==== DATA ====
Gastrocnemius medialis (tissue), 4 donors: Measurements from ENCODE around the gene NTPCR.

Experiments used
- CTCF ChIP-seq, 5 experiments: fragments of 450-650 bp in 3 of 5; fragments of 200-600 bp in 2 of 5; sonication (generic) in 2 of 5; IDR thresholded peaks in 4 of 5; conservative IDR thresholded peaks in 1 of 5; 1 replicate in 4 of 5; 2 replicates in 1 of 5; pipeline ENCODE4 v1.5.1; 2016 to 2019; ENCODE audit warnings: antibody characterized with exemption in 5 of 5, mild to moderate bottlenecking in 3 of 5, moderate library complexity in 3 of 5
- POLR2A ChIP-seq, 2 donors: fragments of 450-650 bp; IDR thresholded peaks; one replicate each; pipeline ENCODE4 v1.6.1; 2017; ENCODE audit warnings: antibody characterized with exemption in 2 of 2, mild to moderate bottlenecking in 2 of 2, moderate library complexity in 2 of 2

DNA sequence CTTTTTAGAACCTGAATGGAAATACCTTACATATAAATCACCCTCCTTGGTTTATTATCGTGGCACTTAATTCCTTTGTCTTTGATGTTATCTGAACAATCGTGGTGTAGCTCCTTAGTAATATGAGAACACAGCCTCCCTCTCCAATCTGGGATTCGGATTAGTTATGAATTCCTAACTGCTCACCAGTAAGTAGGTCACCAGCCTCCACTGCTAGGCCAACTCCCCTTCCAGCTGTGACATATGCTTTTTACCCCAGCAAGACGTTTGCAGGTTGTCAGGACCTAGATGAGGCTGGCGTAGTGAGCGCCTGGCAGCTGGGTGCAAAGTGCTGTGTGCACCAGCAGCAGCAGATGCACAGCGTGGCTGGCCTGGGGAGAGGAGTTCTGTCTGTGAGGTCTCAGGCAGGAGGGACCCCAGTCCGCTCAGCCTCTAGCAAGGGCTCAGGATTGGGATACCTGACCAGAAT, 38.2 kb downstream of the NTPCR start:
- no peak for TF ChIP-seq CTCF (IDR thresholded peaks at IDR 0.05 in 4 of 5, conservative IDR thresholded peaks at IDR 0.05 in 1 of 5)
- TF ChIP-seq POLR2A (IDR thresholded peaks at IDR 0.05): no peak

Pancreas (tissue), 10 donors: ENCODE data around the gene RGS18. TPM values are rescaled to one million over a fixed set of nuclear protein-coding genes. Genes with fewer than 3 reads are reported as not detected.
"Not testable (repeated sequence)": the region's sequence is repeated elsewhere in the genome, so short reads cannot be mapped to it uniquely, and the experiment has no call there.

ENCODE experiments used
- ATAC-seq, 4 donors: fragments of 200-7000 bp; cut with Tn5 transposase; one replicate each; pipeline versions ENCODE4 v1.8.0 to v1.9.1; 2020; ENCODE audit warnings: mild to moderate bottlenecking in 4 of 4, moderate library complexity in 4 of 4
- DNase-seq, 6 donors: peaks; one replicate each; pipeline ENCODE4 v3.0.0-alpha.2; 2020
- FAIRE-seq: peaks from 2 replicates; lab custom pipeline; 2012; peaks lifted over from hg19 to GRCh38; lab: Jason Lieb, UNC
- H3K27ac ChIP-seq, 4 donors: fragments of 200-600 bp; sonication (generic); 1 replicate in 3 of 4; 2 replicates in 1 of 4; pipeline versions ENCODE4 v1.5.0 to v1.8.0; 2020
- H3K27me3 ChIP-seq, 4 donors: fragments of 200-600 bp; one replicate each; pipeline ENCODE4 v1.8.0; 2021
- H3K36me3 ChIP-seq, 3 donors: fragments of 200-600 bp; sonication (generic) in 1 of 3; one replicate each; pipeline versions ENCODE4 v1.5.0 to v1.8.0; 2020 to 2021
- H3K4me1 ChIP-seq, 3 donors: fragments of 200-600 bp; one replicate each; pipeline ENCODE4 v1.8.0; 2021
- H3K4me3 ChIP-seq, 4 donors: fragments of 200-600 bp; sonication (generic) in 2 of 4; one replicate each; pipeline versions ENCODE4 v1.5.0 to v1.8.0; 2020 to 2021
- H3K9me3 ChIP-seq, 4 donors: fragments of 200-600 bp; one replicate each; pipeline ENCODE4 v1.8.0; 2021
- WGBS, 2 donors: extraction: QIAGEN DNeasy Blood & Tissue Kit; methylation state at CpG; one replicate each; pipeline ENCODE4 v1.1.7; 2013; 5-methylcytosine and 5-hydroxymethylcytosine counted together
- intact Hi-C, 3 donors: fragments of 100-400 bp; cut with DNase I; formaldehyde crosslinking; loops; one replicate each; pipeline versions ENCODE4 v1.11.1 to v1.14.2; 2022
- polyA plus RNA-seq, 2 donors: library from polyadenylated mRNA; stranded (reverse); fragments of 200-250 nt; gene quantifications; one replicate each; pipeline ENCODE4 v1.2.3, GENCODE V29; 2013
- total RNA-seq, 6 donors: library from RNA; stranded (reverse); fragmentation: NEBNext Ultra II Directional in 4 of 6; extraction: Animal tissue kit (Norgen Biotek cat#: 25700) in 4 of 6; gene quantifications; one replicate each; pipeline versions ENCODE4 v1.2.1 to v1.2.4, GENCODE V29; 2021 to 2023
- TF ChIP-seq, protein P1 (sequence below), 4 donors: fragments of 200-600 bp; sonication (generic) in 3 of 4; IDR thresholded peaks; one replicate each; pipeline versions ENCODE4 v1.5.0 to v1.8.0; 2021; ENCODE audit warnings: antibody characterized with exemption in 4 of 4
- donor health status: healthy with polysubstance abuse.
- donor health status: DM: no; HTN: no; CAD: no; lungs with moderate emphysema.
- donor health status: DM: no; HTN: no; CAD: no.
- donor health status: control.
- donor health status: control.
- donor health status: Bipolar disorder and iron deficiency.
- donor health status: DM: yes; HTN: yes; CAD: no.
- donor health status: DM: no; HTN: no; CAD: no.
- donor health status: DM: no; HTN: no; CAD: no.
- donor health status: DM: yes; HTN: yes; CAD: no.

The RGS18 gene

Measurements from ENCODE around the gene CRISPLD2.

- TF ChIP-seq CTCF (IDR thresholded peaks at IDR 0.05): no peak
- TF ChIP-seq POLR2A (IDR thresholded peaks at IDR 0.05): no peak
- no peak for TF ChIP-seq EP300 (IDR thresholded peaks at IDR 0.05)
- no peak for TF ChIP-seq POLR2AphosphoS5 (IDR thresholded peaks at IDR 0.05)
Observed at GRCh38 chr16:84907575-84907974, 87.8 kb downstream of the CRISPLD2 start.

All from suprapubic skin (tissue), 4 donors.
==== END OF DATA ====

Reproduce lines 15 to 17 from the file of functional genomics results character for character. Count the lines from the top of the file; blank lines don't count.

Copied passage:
- H3K27me3 ChIP-seq, 4 donors: fragments of 200-600 bp; one replicate each; pipeline ENCODE4 v1.8.0; 2021
- H3K36me3 ChIP-seq, 3 donors: fragments of 200-600 bp; sonication (generic) in 1 of 3; one replicate each; pipeline versions ENCODE4 v1.5.0 to v1.8.0; 2020 to 2021
- H3K4me1 ChIP-seq, 3 donors: fragments of 200-600 bp; one replicate each; pipeline ENCODE4 v1.8.0; 2021